Il Vino Fa Buon Sangue

You were born from a glass of wine
My grandmother glugged, from time
To time, though her predilection was sherry.
She met a man who shaved off his name
And slurred his words without any shame
Before sleeping on a last ferry.

She said she had wine in her blood,
Il vino fa buon sangue;
He died in the depths of a biblical flood,
Forgetting lingua franca.

Touring pubs of our childhood,
You urged the same for your son and your daughter;
Everyday miracles misunderstood,
Wine turned within us to water.

Eight Glasses

Water’s passed
Through seven
Towns on two
Banks of the
River Thames,
Or Isis as she’s known
At Oxford upstream,
Although it’s the
One and same
Dead river nymph
Before flowing
In to London’s
Bloated all-consuming
Hips, her public
Fountains and
Underground
Waterways.
Seven sips through
Seven lips on
Seven mouths,
Seven stomachs,
Some with ulcers,
Seven lies and
Seven dowsed,
Then hepatic ducts
And bladders where
Water in a hoisin-sauce
Soaked duck
Or any creature
Clipped from luck
Swirl in confluence
Post-gut, post the
Spatchcocked organs
Deconstructing
All that’s good
Before arriving at the
Thirst-quenched populous
Downstream from the
Golden Cotswolds
And into throats
Of foaming dogs.

So too seven lovers
Fell through me like
Teardrops, like
Ethereal waterfalls
And hydrogen bombs,
Floating on to where
Other men and
Women meet
To hold, and sigh,
And comfort, tossed
From one lifeboat
On their journey
To the next, until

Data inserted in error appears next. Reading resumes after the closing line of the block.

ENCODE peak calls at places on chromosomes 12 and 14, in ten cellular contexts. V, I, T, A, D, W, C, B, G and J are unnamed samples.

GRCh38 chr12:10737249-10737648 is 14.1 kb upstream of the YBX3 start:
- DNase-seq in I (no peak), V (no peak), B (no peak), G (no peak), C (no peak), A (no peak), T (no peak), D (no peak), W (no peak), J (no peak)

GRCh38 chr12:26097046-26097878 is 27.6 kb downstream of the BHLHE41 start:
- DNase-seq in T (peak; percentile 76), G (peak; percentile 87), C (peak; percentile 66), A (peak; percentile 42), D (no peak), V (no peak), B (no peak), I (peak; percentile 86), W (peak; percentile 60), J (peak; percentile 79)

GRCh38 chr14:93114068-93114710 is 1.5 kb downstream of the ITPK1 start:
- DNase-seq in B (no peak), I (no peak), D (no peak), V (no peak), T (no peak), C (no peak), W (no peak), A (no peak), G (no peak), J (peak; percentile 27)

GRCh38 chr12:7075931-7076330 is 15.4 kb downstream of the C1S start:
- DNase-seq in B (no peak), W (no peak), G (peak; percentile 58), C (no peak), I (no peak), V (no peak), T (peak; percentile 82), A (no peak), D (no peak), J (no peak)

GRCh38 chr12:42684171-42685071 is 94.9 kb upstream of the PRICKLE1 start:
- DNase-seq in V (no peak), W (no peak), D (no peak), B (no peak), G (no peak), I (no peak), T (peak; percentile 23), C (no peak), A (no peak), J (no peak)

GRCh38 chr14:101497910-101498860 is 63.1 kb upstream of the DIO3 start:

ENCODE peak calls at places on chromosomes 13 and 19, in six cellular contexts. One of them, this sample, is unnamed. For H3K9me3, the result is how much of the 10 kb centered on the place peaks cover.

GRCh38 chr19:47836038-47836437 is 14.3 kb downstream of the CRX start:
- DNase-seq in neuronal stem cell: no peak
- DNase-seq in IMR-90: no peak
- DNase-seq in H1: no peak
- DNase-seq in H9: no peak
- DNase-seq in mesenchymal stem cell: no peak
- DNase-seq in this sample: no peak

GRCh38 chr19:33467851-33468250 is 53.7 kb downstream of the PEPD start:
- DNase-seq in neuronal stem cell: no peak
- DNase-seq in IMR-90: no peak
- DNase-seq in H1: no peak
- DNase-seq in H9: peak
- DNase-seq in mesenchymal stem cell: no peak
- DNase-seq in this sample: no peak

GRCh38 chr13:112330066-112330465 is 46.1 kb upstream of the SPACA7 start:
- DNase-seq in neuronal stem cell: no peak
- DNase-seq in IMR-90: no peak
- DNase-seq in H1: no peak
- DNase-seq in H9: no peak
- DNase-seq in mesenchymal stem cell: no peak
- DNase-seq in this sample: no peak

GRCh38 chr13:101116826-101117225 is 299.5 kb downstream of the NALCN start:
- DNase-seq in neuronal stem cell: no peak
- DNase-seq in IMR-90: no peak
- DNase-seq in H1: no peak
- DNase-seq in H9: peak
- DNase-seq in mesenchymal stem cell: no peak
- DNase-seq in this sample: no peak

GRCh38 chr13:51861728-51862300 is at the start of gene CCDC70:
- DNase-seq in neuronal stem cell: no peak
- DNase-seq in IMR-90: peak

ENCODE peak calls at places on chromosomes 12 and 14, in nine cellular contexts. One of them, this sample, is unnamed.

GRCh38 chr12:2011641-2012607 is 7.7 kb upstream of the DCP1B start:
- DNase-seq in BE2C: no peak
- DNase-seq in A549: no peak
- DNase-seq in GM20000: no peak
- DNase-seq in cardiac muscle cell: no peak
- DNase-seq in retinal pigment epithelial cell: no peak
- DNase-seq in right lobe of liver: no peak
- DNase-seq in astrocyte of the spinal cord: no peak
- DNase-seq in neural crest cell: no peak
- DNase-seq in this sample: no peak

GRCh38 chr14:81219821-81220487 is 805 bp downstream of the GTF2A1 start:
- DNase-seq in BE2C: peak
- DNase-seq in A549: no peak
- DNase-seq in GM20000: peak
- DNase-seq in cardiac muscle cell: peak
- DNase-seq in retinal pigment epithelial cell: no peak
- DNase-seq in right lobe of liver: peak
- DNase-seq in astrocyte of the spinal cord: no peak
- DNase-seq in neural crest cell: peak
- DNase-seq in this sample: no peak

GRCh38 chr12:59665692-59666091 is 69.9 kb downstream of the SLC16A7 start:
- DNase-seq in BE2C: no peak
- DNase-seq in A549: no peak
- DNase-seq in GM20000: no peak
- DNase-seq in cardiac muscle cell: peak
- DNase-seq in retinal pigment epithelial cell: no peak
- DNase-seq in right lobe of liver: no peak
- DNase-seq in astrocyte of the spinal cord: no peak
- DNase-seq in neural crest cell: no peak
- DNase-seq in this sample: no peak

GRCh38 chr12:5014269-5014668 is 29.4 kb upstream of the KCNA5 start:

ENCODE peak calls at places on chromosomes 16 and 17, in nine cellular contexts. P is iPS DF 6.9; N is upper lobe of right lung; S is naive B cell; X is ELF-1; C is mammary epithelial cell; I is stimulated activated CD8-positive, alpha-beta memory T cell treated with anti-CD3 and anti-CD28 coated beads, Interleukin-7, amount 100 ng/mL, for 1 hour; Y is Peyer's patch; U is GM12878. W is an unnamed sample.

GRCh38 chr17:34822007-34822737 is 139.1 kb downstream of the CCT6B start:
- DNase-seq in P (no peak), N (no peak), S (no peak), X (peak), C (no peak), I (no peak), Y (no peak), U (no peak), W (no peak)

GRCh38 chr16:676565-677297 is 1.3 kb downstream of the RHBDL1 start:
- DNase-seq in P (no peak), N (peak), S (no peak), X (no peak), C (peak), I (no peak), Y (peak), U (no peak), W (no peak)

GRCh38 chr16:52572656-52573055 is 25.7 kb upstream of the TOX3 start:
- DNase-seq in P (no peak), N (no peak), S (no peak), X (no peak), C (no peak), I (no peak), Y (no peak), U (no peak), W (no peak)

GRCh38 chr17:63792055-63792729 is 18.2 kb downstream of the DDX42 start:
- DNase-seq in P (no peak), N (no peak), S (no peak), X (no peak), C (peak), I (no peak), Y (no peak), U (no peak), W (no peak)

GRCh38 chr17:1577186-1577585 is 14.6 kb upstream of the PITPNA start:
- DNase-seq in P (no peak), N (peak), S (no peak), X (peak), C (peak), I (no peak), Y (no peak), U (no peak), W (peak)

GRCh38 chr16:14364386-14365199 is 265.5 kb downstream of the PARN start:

At some sun-blessed atoll
They found a form of
Peace. I crawled to
Blackened riverbanks
At Purfleet and drank
Salt in my sleep.

Those who know me
Might expect a
Comparison
To the eight glasses
You would drink before
The day had even
Reached its peak;
But I am tired,
And I’d like to drink
Something else neat,
Some herbal tea,
Some skimmed milk,
And fall asleep.

Death Of An Obsessive (Twelfth Sonnet)

Lunch after Sunday, a walk with our dogs,
Over stiles clambered, some lumberjacked logs,
Through cowpatted herd-fields, a traced rabbit path,
And beyond the axe-pond where sometimes we’d bath,
To find that cottage, abandoned and dark,
From lintel and jambs hanged swallow and lark;
Roofs sunk to woodworm, gnawed holes from the rot,
A cracked window showed the home of a sot.
Children had played on the rosebay-raped swards,
Supper’s at seven, your heels on the boards;
White linen’s fresh, pegged to washing lines sang,
Before words turned beneath ivy to slang.
These losses framed by a mind’s fatal breath;
An airbag inflated, scene of a death.